More Than Temperature Control

While it’s cooling or freezing capabilities are crucial, because your lab freezer is such a central element of your operations, it’s important to raise the bar for selecting your cooling or freezing equipment. Yes, design and size matters too, but so do several other features.

Here’s a list of things you should look for when looking for the perfect refrigerator or freezer:

  • Temperature Range

This is a no-brainer! It all depends on the equipment you’re looking for, which may range from an ULT freezer to cryogenic units, or a general purpose lab refrigerator. Each have their unique temperature capabilities. For instance, ultra-low temperature freezers may vary from -30 o F to -40o F, while many cryogenic freezers offer ranges of -238o F and above. For general duty refrigerators, that range may vary between 32o F to 50o F. Make sure you buy the one that fits the needs of your lab.

  • Safety and Monitoring

Look for additional features, including warning alarms, monitoring panels, LED information displays, and temp alarms. It’s advantageous to have the ability to modify settings according to your labs’ needs.  Another key feature is the “Alarm systems”.  These systems monitor temperature and send an email, SMS text, or voice alarm to the lab staff to warn of temperature deviations beyond the operator’s max or min parameters.

  • Datalogging

Most mid and high range laboratory refrigerators and freezers have either temperature recorders (paper) or digital recorders.  Some include wireless monitoring features that laboratory staff can use to verify sample security and validate cold chain compliance, either through their local area networks (LAN) or via cloud storage systems. Smart data logging features also empower lab monitoring staff with the ability to check refrigerator data readings from anywhere – at home, at satellite office locations, or on the go – using their mobile devices.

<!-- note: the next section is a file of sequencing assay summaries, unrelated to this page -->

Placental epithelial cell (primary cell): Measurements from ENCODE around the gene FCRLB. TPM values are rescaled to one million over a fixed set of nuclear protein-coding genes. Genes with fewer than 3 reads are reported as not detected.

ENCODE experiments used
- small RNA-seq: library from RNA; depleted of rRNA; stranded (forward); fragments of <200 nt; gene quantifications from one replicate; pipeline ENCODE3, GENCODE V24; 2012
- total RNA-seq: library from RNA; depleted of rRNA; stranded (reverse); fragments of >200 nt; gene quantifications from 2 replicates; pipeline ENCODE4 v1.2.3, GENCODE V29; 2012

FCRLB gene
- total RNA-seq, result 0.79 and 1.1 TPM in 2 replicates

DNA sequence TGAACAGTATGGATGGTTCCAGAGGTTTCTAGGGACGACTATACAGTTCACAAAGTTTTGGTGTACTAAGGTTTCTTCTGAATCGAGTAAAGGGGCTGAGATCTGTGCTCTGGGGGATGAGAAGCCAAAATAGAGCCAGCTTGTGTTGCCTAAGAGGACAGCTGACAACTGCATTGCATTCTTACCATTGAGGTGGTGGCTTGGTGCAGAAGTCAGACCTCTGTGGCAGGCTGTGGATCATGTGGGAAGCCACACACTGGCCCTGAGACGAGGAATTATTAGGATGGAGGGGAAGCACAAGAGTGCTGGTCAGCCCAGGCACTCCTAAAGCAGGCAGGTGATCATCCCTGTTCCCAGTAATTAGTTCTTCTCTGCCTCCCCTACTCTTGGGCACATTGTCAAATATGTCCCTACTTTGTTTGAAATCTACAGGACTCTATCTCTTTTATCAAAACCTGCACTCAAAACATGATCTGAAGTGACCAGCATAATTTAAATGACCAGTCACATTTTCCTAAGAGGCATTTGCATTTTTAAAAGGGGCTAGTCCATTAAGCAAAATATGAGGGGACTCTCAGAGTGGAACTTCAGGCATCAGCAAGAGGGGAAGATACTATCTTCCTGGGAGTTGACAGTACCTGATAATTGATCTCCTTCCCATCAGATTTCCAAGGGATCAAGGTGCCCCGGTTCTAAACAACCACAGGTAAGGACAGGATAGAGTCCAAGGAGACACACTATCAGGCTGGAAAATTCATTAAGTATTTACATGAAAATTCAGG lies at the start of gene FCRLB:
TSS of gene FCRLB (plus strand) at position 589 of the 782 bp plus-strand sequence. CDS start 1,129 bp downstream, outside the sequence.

• Size, Ergonomics and Placement

Don’t order your lab refrigerator first, and then try to fit it in your lab! Ask the tough questions first: How big a freezer or refrigerator do I need? Can I make do with two smaller units, instead of a single larger one? Where is the best place to locate it so staff can access it easily? Which other equipment makes most sense to house near your freezer or refrigerator? Can doors slide or swing open without obstruction? Check your floorplan and layout before making these decisions.

  • Ease-of-Use

Today’s laboratory freezers and refrigerators are built with user-friendly designs, therefore enabling ease of user interaction. Intuitive controls, including digital panels, touch-sensitive controls, and helpful icons and imagery, remove operator guesswork when using the equipment.  Features such as vacuum relief ports, and the use of magnetic door gaskets, make the equipment ergonomically friendly to use and operate.

Sourcing Your Freezers and Refrigerators

Once you’ve performed your assessment, it’s time go shopping. It is not always the best choice to order a new lab freezer or refrigerator. Don’t hesitate to shop for refurbished or previously used options. You’ll be amazed at how many laboratories recycle their previously used units after a short service life. They surplus their old equipment which gives start-up labs the opportunity to acquire them at cost-effective prices.